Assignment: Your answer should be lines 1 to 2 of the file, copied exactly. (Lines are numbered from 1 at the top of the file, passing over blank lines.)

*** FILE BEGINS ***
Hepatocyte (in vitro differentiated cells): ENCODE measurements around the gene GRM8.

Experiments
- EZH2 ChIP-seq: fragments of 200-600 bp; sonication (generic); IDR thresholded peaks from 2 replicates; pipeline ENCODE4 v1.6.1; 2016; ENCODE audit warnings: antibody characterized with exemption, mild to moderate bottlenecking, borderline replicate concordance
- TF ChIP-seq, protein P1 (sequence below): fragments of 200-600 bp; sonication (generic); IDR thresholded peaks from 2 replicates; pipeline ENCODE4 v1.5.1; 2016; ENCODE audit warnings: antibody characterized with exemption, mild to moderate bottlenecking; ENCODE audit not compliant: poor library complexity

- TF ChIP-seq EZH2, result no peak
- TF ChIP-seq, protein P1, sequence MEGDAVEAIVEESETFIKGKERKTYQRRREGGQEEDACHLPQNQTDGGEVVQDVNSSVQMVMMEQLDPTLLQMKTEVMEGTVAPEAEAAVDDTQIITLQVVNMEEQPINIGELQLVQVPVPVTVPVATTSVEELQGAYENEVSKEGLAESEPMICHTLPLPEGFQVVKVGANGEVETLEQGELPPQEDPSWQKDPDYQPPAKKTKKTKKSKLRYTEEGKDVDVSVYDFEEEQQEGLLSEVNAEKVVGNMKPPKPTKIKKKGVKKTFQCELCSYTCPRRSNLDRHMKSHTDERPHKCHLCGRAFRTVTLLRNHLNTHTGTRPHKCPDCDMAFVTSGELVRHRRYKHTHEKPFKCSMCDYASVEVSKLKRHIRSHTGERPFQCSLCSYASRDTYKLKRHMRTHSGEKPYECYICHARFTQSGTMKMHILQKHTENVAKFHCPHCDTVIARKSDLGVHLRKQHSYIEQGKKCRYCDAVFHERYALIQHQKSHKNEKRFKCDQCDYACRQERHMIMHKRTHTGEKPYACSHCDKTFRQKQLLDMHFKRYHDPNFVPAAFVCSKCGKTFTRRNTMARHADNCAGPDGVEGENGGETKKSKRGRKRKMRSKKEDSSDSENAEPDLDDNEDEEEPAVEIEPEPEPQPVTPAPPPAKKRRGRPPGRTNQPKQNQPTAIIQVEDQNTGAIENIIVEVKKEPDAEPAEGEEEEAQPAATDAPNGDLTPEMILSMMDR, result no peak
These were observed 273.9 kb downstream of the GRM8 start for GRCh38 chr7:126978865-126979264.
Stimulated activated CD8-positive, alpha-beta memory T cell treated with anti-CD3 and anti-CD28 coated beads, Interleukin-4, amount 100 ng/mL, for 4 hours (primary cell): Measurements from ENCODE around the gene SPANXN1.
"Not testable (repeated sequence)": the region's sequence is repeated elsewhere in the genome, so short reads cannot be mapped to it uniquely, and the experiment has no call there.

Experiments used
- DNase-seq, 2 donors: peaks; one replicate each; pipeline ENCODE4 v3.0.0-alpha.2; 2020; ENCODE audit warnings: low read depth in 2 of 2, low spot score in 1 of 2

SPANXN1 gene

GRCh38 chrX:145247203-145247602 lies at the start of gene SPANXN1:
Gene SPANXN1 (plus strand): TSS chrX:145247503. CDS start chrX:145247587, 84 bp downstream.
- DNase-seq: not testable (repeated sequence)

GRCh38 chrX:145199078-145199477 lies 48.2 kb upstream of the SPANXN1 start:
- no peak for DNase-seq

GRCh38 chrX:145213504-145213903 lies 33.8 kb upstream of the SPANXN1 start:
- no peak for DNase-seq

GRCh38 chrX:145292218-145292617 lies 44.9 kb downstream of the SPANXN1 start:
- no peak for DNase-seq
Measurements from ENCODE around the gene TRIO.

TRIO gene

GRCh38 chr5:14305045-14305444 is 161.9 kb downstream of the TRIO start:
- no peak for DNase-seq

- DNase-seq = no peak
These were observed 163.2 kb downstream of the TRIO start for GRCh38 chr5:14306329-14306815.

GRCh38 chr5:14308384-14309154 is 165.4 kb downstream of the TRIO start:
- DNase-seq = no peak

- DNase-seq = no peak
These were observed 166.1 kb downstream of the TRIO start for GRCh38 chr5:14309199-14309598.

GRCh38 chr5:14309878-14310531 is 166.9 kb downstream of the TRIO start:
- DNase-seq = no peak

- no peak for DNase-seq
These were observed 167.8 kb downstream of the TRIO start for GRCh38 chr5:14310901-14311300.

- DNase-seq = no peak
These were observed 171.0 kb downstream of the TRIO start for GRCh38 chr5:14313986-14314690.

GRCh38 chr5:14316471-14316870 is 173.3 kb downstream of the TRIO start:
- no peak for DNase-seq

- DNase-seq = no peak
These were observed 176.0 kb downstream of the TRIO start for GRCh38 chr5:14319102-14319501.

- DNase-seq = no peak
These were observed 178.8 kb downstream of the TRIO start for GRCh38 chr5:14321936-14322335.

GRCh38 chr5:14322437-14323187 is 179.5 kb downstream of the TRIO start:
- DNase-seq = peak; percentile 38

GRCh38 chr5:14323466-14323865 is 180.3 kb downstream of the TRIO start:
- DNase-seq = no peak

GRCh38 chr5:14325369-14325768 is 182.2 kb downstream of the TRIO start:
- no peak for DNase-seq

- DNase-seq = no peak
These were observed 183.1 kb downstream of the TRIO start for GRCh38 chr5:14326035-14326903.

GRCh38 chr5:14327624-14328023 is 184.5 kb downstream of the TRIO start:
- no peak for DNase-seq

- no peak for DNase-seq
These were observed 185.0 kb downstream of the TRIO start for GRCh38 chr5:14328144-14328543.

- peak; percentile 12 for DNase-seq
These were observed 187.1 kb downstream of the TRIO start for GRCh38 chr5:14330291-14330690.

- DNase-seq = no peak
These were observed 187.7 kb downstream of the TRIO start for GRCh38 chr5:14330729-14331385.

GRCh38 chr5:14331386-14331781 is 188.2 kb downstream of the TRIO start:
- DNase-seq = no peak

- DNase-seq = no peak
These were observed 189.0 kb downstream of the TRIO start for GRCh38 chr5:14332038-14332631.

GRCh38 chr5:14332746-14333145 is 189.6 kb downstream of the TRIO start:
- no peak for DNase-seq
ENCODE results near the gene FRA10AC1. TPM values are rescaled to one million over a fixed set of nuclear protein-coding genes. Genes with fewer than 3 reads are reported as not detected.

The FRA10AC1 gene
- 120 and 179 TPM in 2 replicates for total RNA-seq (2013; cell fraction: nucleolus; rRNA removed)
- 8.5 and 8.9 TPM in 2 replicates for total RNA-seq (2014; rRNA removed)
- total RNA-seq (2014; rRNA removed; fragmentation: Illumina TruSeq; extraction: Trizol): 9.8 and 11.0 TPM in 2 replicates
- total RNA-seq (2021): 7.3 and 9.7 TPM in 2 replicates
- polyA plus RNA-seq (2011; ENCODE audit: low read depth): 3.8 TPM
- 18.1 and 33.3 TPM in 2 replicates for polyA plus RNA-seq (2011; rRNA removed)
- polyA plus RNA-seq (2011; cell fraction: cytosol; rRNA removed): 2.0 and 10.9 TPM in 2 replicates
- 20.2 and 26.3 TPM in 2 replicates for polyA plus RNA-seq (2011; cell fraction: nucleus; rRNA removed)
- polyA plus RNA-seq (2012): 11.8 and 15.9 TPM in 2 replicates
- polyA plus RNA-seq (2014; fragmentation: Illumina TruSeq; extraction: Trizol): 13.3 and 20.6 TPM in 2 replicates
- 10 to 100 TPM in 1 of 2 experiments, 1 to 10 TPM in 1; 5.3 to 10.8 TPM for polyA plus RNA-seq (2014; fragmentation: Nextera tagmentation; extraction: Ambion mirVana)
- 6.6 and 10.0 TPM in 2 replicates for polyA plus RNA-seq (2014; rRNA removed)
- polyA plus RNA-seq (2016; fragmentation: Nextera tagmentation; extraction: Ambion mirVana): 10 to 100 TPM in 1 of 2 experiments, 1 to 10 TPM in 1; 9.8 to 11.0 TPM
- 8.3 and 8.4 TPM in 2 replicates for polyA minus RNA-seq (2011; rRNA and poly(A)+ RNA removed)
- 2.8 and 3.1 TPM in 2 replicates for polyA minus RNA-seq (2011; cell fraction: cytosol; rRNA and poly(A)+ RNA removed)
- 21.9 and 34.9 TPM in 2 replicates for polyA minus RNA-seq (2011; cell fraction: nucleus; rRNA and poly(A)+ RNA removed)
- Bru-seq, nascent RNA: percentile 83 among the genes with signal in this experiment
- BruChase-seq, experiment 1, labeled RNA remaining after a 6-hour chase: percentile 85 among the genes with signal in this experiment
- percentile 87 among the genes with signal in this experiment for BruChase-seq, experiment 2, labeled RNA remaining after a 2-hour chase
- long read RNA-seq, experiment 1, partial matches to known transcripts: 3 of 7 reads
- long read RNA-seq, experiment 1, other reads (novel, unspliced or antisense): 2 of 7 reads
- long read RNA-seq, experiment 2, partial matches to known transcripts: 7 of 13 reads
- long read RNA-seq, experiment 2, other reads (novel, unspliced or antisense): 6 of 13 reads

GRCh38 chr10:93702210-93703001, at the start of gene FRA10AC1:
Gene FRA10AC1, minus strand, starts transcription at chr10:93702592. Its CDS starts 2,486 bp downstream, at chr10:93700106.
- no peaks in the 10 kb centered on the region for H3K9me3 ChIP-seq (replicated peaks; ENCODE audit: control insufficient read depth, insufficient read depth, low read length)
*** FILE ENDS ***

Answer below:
Hepatocyte (in vitro differentiated cells): ENCODE measurements around the gene GRM8.

Experiments